Shema and Shabbat

The Midrash on this week's parshah quotes an interesting argument between Rabbi Levi and the sages as to the primacy of G‑d's commandments. Rabbi Levi felt that the recitation of Shema is the primary mitzvah. The sages felt that observing the Shabbat is primary.

We can understand their difference of opinion in the following manner. The difference between Shabbat and Shema is that Shabbat is a holy day even if we don't observe it. Shema, on the other hand, is created by our performance. If we recite the Shema it becomes reality, if we don't it is merely a concept. Shema is an action, Shabbat is an existence in time.

G‑d and Me

The question is one of emphasis. Where do we place the emphasis of a mitzvah? Is it on our decision to perform the mitzvah, or is it on the fact that G‑d has accorded us the opportunity to perform it? Is it an offering to G‑d by the Jew, or a offering to the Jew by G‑d?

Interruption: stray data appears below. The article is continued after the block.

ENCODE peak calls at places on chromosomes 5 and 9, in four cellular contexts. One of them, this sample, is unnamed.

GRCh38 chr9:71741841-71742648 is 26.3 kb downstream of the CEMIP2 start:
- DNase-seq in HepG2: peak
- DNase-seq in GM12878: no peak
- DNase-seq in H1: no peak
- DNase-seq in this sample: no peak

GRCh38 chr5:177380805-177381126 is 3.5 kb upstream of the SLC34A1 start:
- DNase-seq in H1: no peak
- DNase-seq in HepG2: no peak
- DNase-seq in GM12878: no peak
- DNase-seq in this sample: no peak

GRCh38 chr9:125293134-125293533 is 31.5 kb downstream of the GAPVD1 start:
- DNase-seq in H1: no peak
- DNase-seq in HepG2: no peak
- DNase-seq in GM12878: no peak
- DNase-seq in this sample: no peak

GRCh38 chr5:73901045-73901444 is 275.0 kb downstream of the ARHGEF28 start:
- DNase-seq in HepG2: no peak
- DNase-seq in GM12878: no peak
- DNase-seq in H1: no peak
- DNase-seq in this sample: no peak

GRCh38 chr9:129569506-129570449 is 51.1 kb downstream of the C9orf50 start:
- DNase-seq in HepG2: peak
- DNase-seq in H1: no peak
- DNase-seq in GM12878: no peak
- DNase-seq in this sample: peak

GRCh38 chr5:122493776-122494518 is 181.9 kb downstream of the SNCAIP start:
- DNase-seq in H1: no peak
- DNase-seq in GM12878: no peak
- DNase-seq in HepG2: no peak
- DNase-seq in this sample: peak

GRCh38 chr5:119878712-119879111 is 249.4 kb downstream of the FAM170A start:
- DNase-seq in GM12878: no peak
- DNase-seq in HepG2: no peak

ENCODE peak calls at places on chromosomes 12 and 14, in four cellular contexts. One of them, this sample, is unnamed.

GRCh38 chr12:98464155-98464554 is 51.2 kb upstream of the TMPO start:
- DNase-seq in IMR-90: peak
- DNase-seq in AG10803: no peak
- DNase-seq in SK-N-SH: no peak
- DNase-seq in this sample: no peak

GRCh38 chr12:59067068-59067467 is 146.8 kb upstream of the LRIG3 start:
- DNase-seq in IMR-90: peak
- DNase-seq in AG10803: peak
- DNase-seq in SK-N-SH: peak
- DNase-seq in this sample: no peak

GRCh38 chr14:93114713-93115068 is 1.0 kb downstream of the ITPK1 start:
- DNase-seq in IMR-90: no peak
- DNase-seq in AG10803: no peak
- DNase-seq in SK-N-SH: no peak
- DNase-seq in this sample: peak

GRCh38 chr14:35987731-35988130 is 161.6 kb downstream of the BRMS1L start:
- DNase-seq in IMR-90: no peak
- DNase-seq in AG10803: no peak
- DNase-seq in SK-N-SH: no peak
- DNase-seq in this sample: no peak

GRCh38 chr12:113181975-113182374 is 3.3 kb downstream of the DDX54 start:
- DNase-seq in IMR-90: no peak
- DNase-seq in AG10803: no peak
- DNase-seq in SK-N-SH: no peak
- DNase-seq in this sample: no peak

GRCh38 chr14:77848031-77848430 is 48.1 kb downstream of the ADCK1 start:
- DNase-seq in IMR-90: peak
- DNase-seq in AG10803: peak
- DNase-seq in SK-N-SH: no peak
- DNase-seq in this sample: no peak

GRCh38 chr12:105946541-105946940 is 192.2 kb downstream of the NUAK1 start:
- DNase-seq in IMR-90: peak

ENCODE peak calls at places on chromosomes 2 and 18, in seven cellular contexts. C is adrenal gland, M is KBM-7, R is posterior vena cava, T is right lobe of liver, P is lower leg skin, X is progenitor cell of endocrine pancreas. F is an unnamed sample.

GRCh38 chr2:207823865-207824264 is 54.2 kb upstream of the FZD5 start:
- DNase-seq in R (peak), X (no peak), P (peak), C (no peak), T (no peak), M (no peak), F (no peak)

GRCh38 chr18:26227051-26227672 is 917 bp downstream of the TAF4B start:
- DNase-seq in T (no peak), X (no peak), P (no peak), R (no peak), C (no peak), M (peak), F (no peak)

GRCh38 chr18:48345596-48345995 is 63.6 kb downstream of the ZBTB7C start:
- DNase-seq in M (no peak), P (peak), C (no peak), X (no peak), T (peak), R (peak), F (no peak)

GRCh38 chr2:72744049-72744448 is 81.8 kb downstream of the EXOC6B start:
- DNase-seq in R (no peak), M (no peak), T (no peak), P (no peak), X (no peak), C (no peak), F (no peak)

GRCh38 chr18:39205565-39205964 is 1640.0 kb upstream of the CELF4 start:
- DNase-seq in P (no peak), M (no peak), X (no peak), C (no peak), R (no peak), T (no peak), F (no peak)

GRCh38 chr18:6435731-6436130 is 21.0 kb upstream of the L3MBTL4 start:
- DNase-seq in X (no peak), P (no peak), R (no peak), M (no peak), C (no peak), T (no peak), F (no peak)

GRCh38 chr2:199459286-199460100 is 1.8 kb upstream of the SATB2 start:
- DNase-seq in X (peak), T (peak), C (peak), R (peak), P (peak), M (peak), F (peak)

In Conclusion

Both elements exist in every mitzvah, and both are equally important, each in its own way. It is our duty to contemplate this matter on a personal level, so that we can be conscious of our contribution to G‑d and to ourselves every time we perform a mitzvah.